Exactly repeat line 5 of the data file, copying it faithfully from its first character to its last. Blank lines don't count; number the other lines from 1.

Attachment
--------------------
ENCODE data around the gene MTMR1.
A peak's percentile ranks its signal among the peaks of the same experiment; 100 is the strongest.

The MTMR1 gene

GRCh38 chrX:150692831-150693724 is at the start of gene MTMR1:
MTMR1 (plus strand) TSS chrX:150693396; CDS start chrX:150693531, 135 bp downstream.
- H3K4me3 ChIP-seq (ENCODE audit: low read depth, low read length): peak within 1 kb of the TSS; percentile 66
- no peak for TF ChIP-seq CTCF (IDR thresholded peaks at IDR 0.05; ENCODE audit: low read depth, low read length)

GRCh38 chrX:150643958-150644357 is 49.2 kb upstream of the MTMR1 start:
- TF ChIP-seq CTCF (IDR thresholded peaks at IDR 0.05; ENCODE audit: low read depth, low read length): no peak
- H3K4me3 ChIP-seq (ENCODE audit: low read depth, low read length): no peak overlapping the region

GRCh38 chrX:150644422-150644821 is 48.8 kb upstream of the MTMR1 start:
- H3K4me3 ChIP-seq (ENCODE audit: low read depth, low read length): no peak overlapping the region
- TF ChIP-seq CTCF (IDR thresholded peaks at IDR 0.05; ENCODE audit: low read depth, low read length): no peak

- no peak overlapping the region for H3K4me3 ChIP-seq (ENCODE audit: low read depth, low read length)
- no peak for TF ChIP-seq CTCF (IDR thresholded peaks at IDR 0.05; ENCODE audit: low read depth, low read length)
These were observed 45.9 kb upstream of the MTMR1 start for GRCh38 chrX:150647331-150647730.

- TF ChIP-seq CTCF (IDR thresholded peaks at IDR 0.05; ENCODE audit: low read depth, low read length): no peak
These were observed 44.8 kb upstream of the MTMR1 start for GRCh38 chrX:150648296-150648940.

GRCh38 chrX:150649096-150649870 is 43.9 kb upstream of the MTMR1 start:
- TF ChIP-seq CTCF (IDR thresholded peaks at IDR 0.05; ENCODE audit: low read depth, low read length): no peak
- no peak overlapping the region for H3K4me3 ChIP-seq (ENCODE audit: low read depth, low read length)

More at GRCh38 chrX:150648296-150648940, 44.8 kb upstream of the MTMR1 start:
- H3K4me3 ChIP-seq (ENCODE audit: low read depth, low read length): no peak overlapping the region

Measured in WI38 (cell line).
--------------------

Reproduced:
MTMR1 (plus strand) TSS chrX:150693396; CDS start chrX:150693531, 135 bp downstream.